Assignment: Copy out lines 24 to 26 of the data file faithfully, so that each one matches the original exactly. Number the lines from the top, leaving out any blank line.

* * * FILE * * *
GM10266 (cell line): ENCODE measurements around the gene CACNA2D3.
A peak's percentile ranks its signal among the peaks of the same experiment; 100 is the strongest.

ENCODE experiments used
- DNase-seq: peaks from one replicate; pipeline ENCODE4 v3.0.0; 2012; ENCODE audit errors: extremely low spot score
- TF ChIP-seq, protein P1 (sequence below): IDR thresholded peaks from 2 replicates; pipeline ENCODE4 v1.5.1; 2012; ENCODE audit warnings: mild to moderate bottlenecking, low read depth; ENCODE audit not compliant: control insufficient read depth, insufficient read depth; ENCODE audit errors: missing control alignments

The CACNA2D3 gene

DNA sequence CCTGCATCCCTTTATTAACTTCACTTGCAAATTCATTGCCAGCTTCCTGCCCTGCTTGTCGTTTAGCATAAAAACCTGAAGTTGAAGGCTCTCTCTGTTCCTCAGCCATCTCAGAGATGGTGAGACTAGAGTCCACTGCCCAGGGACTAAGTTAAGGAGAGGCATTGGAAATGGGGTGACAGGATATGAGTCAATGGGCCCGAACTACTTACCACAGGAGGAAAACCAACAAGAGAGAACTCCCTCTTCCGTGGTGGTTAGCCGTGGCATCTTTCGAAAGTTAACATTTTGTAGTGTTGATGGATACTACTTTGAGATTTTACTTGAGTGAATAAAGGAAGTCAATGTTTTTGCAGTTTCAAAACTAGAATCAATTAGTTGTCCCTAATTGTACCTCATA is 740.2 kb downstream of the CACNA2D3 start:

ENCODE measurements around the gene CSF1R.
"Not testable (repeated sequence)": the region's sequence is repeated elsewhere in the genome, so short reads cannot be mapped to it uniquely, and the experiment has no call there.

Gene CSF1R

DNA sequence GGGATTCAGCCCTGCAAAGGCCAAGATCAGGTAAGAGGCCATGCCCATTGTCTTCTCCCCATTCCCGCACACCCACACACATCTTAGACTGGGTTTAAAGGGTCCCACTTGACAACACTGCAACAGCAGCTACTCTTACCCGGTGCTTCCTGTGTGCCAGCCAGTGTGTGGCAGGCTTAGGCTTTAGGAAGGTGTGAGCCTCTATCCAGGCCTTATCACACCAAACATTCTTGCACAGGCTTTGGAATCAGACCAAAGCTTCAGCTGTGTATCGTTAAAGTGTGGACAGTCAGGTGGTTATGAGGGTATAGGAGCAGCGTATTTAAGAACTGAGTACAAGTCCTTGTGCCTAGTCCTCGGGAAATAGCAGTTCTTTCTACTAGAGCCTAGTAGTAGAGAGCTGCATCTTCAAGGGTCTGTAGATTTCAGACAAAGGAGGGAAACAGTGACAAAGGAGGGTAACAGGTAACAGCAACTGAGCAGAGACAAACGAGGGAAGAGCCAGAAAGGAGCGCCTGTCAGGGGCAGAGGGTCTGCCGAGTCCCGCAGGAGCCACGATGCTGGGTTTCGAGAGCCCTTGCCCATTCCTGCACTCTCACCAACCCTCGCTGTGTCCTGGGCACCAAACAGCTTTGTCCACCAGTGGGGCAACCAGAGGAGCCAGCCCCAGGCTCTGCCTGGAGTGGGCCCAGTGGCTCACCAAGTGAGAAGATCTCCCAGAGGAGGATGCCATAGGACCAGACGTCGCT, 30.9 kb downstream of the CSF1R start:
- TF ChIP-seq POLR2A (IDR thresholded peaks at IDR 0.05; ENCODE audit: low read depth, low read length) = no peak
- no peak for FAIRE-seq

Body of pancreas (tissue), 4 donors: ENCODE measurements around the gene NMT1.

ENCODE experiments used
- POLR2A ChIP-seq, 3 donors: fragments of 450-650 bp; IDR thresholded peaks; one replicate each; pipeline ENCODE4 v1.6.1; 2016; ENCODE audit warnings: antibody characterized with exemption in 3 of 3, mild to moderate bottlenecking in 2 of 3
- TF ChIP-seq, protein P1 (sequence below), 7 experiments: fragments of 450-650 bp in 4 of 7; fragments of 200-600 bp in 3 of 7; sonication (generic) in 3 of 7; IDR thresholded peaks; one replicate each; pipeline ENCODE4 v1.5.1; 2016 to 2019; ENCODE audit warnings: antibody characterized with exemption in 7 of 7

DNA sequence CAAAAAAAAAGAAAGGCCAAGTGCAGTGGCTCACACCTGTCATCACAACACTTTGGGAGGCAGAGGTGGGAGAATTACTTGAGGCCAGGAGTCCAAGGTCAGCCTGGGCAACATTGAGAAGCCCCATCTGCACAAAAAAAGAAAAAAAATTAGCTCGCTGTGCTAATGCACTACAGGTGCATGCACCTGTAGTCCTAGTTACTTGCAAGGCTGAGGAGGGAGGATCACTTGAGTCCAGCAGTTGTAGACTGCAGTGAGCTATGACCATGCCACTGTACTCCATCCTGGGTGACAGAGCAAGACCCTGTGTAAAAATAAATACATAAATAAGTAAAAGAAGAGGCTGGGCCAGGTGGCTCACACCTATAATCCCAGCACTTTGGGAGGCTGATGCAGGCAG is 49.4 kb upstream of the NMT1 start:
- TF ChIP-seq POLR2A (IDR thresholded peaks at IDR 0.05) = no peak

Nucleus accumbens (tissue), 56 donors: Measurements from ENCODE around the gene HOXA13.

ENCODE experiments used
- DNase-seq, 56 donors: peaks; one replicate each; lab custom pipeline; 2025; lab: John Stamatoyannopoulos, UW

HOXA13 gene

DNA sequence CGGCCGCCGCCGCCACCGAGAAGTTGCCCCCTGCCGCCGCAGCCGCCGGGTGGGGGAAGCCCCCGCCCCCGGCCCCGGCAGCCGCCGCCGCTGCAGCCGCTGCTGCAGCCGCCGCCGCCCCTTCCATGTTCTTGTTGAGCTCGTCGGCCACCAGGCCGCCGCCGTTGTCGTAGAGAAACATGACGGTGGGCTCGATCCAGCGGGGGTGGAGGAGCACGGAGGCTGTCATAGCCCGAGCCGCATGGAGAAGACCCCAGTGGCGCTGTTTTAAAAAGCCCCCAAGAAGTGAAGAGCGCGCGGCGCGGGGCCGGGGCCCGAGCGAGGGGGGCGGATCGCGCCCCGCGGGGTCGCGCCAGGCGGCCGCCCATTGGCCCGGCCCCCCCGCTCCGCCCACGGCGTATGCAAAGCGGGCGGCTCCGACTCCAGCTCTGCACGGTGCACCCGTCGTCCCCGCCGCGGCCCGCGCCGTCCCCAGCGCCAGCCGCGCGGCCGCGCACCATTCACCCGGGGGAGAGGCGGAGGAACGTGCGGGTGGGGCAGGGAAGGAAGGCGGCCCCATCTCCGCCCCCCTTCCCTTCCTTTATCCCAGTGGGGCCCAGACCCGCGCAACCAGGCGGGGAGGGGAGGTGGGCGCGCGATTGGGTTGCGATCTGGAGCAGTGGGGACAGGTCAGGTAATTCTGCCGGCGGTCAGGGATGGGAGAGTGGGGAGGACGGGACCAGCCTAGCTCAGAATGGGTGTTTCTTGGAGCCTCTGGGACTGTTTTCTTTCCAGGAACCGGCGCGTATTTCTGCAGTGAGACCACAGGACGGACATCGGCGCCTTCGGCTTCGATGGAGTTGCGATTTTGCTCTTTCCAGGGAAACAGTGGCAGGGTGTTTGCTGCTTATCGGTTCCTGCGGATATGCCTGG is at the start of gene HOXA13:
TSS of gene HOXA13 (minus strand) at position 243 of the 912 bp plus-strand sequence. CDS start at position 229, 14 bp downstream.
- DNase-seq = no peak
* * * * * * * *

DNA sequence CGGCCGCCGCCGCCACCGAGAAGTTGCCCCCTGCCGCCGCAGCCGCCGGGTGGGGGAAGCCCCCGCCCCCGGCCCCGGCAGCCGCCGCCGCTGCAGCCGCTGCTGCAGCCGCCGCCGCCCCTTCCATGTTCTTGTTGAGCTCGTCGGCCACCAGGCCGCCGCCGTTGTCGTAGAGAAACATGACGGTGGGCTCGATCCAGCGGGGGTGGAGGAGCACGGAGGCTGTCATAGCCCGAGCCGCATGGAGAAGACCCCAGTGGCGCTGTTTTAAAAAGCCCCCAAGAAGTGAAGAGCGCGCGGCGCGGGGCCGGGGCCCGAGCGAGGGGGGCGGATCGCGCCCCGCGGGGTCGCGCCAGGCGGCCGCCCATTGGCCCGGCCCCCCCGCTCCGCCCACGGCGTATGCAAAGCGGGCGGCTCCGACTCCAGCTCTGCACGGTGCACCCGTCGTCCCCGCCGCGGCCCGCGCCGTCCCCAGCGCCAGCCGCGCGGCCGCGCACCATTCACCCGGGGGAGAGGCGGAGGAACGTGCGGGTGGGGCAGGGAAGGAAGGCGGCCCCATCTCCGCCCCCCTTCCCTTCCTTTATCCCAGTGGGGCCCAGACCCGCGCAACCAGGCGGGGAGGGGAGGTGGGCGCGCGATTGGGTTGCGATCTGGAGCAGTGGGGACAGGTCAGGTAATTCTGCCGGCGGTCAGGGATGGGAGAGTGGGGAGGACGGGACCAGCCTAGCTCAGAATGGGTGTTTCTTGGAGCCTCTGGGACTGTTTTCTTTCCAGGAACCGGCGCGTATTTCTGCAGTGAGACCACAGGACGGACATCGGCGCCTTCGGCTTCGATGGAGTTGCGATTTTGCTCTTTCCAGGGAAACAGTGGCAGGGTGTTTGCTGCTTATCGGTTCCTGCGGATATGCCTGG is at the start of gene HOXA13:
TSS of gene HOXA13 (minus strand) at position 243 of the 912 bp plus-strand sequence. CDS start at position 229, 14 bp downstream.
- DNase-seq = no peak